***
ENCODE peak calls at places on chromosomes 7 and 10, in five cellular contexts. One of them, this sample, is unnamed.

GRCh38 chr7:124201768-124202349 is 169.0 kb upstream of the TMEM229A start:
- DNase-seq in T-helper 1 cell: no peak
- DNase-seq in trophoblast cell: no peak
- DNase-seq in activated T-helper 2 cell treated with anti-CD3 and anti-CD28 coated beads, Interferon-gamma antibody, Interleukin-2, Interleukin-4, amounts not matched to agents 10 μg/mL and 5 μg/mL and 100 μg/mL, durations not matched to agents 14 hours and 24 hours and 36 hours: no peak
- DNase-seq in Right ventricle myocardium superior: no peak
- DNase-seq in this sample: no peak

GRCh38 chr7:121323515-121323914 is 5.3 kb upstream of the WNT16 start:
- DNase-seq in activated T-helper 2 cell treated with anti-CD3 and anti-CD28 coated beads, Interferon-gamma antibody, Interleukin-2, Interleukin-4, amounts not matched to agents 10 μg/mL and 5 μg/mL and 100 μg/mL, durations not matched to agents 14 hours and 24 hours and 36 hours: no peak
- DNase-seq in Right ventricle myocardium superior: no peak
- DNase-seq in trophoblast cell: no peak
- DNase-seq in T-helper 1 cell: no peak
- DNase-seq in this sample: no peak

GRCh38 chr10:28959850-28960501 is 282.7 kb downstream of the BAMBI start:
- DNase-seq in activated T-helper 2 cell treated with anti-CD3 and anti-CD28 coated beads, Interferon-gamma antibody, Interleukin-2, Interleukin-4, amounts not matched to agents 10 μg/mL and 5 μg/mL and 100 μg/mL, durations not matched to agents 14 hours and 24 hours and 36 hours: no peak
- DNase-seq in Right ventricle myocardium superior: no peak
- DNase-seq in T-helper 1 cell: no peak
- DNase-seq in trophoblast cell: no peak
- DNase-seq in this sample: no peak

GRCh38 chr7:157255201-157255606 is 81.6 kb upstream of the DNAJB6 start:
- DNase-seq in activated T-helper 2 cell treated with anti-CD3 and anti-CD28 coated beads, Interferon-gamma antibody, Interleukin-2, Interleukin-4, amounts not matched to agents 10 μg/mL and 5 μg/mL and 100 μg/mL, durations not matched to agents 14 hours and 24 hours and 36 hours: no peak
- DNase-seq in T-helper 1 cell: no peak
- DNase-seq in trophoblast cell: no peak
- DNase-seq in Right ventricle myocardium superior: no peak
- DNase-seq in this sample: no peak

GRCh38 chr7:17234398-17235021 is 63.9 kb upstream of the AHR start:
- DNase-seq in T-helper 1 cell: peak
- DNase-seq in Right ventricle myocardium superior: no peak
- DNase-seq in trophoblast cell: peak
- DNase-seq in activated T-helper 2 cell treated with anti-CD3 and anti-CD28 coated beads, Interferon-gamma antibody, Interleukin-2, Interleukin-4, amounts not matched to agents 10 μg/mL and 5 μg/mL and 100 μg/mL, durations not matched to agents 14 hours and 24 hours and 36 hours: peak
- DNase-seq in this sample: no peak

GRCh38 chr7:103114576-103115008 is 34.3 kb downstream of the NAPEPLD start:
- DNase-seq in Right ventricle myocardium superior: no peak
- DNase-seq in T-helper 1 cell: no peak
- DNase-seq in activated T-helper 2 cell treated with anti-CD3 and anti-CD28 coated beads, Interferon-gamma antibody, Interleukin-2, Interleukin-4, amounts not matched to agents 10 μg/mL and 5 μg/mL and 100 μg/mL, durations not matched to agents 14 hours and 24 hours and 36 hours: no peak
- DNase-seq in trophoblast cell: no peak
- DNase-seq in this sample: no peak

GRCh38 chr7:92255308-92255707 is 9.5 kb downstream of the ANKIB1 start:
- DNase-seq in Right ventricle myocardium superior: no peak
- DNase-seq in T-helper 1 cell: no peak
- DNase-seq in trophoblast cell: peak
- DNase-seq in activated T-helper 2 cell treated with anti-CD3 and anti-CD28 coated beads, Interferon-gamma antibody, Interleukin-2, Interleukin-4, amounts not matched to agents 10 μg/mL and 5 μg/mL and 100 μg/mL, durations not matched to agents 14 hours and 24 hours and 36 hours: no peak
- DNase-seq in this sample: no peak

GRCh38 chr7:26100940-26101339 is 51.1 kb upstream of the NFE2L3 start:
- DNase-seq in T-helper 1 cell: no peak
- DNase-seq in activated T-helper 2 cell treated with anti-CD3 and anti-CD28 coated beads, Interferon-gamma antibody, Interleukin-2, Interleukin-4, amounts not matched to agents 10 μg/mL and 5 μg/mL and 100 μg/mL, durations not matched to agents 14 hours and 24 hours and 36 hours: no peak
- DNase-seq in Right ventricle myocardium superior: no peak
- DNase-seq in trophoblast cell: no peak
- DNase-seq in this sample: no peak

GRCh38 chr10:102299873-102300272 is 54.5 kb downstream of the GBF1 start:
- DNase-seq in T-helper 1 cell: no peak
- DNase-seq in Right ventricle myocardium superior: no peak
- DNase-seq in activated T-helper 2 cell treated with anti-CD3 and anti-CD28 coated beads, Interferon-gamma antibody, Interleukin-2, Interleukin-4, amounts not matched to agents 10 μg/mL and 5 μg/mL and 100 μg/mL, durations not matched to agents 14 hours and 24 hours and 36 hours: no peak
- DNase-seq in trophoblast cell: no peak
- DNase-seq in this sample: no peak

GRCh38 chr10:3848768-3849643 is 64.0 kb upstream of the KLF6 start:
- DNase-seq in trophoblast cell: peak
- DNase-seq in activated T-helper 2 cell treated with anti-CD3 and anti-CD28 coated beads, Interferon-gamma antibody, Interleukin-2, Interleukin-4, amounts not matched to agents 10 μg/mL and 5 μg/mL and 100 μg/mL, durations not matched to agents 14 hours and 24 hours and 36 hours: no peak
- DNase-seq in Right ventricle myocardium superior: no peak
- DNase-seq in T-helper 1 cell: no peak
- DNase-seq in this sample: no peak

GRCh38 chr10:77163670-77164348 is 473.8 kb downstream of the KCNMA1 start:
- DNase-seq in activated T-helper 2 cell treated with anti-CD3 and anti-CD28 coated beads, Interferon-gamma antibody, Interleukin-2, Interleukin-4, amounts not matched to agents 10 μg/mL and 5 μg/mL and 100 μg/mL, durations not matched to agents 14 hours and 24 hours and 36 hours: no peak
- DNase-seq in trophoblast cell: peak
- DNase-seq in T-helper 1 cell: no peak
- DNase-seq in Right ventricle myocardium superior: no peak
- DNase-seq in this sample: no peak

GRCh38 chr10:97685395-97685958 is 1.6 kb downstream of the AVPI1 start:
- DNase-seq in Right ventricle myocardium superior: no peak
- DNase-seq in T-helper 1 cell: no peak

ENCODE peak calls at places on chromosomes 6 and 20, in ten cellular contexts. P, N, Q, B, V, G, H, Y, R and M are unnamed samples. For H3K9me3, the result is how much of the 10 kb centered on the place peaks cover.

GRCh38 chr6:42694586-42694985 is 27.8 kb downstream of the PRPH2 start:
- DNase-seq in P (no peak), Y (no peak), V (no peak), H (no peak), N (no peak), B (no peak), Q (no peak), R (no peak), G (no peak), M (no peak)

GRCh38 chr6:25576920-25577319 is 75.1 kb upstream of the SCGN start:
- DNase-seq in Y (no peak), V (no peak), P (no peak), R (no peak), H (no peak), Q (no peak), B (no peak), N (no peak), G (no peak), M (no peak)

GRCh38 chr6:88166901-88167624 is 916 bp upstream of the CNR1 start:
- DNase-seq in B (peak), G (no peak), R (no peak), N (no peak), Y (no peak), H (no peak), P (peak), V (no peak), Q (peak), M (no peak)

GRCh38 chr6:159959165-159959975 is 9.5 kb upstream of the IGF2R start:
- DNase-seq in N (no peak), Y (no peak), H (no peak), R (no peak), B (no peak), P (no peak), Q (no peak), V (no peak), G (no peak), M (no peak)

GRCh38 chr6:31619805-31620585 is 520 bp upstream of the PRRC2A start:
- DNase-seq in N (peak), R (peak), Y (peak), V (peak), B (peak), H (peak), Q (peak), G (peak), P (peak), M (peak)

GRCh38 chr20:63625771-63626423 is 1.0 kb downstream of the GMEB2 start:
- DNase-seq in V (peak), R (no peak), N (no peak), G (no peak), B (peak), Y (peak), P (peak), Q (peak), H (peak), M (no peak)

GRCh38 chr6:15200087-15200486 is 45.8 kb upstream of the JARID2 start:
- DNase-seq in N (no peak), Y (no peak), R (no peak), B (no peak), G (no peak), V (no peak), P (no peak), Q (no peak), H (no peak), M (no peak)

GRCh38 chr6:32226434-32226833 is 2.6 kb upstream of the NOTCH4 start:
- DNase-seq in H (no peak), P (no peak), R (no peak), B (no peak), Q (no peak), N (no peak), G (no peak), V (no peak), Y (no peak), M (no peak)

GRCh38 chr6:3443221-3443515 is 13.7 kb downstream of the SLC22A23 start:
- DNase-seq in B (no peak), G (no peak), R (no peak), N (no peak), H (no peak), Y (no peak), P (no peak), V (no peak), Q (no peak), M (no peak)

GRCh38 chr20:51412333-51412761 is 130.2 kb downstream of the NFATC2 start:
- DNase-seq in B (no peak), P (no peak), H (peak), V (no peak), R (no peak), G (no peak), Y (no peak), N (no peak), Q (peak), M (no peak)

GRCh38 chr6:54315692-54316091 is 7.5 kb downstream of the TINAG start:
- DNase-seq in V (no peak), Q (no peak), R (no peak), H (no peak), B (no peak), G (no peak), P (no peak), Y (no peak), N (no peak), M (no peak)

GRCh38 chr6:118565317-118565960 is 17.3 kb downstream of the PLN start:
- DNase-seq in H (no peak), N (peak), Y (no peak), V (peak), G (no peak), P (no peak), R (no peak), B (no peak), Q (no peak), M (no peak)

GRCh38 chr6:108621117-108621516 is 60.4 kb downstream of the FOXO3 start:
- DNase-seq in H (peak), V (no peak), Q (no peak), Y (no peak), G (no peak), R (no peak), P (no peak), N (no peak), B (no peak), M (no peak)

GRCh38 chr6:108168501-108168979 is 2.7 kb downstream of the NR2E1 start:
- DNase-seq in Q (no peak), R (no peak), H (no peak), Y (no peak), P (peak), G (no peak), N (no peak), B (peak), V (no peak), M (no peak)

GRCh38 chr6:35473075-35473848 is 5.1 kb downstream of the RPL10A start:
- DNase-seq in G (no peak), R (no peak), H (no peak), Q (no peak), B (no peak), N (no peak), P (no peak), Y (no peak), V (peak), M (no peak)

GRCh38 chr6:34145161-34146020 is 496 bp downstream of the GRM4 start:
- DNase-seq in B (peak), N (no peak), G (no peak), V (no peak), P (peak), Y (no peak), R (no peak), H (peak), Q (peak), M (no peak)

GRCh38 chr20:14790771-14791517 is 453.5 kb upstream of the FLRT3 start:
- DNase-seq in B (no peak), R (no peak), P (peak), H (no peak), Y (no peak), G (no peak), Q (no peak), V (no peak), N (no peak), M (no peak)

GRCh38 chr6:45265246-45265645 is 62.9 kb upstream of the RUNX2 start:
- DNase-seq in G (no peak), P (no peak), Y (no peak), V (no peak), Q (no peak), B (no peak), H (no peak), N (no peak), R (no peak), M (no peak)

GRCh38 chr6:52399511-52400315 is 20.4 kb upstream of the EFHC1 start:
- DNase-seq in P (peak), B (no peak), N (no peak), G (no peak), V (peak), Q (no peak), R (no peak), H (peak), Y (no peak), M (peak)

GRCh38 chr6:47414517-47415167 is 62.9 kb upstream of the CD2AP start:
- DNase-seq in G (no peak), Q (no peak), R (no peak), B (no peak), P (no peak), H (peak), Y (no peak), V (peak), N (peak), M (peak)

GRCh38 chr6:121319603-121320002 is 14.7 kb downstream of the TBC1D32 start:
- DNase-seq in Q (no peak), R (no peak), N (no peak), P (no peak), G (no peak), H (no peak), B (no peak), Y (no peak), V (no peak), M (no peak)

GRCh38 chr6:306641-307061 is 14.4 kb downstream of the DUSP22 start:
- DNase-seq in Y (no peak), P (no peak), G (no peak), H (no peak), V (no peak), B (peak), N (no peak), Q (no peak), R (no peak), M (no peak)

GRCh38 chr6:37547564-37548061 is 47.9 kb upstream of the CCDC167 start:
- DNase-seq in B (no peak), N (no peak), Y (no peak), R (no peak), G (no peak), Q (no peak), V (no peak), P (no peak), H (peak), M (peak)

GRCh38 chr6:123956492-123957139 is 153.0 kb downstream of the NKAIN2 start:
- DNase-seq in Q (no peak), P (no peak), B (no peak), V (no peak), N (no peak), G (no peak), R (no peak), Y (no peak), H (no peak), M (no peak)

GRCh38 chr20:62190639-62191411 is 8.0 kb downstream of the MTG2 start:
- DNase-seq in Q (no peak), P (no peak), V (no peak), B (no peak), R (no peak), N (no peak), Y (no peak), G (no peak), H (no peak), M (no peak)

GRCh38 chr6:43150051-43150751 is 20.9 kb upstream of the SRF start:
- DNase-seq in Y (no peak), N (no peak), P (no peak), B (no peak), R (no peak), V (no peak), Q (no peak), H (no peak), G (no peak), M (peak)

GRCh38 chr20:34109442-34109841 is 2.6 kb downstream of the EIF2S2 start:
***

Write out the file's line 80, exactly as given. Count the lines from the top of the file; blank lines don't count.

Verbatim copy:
GRCh38 chr6:31619805-31620585 is 520 bp upstream of the PRRC2A start: